Digital Cinema Cafe Podcast – Sam Mestman & We Make Movies

Published On March 16, 2014 | By Mike Carroll | Digital Cinema Cafe, Fellow Naked Filmmakers, Podcast

“The future is coming at us faster than we can escape it.” – Terry Gilliam

I love Chris Fenwick and his podcasts. I’ve written about on this site in the past. I first learned of him through Carl Olson’s Digital Convergence Podcast. Chris was first a guest and then became a regular co-host, then formed his own podcast, The Digital Cinema Café, with Alex McLean (who can be found on Twitter @alexm13). Chris recently started doing an entirely new podcast called the FCP X Grill (or just “The Grill” as it’s coming to be known) – a podcast devoted entirely to Apple’s latest iteration of Final Cut Pro.

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Through my work as a TV news cameraman at KCRA-TV in Sacramento, California, I have been using Adobe Premier Pro for the past year, because that’s what we use to edit the news. I’ve been extremely happy with the Adobe suite, but listening to Chris Fenwick and his enthusiasm on what the latest version of Final Cut Pro has evolved into has made me extremely curious. So much so that I’m probably going to try the free 30-day trial and give it a demo. After all, where else can you get such a massively powerful nonlinear editing program for a mere $300!!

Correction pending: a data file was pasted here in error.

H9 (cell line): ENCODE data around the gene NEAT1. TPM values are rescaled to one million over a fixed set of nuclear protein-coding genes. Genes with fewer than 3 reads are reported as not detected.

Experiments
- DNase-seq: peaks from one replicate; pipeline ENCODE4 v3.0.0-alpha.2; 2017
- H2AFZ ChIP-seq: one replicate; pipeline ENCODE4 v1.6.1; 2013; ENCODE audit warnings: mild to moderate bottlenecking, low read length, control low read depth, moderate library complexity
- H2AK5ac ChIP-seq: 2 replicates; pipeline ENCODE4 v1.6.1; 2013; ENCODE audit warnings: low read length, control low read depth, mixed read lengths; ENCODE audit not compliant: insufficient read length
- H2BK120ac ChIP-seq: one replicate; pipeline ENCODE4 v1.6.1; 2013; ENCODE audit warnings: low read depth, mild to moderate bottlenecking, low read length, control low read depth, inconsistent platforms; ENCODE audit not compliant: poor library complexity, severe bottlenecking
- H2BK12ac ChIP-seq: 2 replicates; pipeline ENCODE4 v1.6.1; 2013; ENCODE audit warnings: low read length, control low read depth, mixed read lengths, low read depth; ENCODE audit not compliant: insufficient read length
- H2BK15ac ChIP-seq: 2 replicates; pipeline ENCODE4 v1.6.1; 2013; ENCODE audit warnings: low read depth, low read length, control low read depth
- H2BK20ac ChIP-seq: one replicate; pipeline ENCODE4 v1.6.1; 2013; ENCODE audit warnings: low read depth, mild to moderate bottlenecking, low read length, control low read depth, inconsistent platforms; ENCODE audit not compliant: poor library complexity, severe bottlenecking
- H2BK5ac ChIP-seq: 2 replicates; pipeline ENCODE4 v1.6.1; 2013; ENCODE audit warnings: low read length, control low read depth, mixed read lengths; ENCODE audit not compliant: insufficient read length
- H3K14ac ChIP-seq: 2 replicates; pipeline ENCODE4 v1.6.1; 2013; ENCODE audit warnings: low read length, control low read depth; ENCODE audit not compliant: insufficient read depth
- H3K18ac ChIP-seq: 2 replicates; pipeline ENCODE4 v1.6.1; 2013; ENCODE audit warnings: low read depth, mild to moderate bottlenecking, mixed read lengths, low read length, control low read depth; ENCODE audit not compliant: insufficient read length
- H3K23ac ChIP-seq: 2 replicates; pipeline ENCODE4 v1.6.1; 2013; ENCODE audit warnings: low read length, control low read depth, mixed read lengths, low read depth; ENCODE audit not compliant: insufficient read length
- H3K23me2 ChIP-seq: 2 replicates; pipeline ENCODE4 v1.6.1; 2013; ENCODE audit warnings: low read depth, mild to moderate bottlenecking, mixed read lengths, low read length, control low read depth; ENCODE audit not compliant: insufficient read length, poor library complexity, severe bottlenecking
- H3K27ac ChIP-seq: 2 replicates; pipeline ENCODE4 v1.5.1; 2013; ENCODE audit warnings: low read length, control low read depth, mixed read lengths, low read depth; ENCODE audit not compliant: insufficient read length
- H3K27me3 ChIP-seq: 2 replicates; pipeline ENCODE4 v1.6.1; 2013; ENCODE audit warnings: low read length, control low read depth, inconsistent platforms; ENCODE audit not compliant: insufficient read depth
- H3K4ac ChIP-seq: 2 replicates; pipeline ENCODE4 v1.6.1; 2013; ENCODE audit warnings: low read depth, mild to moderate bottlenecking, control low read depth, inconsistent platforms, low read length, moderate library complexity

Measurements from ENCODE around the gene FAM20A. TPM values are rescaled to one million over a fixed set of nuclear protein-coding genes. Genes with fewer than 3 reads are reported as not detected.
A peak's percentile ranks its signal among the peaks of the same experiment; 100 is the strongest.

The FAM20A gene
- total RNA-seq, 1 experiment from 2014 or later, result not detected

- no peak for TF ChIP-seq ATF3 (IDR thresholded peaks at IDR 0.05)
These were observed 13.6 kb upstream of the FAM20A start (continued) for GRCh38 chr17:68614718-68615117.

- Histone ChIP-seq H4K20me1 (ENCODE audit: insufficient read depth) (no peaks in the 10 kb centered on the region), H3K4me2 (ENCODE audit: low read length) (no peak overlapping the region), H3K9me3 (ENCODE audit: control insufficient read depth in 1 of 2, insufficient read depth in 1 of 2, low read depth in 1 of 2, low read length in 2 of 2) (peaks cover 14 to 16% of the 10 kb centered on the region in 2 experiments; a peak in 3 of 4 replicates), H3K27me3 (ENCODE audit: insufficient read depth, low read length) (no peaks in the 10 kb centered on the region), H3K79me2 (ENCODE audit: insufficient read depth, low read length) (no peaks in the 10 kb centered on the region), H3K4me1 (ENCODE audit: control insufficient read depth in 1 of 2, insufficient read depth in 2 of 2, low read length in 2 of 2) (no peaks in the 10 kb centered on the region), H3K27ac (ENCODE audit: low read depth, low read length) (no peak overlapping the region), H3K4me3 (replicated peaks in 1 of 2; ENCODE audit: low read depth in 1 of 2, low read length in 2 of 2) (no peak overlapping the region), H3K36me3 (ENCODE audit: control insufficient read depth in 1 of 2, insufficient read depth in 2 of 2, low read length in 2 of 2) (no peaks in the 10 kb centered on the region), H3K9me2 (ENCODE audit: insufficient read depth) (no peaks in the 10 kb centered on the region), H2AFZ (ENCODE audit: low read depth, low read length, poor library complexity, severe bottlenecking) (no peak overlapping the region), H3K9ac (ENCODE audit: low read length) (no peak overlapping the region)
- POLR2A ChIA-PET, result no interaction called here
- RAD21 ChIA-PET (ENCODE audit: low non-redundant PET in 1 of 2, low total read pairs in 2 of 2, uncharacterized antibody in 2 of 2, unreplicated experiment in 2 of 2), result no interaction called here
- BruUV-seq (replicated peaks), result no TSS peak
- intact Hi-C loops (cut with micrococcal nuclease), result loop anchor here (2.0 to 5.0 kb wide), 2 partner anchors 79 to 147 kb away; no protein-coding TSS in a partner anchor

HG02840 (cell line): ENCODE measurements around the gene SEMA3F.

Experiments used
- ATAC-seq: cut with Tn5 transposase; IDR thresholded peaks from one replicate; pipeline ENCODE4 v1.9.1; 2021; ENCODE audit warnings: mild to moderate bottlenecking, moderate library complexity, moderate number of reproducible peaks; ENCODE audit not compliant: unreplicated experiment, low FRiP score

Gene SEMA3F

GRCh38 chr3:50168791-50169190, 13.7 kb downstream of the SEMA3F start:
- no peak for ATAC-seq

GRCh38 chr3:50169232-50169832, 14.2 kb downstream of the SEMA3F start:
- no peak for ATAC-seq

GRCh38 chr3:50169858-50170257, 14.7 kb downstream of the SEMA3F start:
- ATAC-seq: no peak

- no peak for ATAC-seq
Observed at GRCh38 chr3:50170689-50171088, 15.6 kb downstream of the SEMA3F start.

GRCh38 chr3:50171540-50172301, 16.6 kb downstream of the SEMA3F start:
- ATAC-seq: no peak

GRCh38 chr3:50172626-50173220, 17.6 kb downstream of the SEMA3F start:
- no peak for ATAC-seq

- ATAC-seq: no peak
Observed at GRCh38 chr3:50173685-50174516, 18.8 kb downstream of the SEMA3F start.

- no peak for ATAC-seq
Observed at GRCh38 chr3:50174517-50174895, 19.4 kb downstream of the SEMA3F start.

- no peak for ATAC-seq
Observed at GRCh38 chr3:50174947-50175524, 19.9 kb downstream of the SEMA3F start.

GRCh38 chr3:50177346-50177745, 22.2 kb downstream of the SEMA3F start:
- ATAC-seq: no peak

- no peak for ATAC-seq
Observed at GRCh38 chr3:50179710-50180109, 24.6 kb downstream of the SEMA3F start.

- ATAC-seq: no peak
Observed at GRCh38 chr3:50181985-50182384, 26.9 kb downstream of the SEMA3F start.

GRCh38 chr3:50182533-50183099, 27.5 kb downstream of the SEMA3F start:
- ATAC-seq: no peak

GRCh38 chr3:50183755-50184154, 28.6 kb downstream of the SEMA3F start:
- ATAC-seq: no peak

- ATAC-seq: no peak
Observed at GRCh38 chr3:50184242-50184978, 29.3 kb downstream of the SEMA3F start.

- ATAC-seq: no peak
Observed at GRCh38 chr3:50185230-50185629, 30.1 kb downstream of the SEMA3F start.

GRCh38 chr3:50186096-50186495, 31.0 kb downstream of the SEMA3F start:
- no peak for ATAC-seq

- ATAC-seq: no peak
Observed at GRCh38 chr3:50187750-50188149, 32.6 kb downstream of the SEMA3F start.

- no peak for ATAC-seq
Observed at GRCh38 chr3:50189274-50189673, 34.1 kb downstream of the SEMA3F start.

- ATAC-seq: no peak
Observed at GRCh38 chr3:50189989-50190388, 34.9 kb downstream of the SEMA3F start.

(I’d do it now except my 3+ year old MacBook Pro had just bitten the dust & I’m trying to figure out my next step. Probably a 13″ MacBook Air.)

FCPX Grill

I had to write this blog post because I was listening to a recent addition of The Digital Cinema Café episode #042 with his guest Sam Mestman, of We Make Movies at

Sam is an independent filmmaker based in LA and hearing him talk about his views on indie filmmaking is exactly what I’ve been saying for so long — to mostly deaf ears — about the state of indie filmmaking, film festivals and the independent distribution scene as it exists today.

In this episode Sam makes the very valid point that getting into a film festival is one thing — it’s exciting and a tremendous shot in the arm. But also very expensive! First, you have to pay the entry fee to submit your film. Then your costs really go through the roof because you have to get your film in the format that they desire for projection — and every festival is different. Add to that posters, publicity cards, travel expenses, food, lodging, everything. And from this all that you receive is the vanity reward of seeing your film projected up onto a big screen — for maybe a hundred people, maybe ten people. Will this help you to get your film seen by the larger viewing public? The flat out answer is: NO.

BOTTOM LINE: Film festivals don’t make the filmmaker money. They cost money.

When I get accepted into a festival my first reaction is: “Great! We made it into a festival!” My next reaction is: “Crap! Now I’ve got to spend all this money!!!”

Also, filmmakers make no money from the screening. That all goes back into the film festival. Which is, admittedly, very expensive in the first place and a big risk to put on.


A terrific thing about the We Make Movies group in Los Angeles is that they would like to partner with other filmmaking groups across the country to help promote better filmmaking, teaching, learning, films, screenings & indie distribution.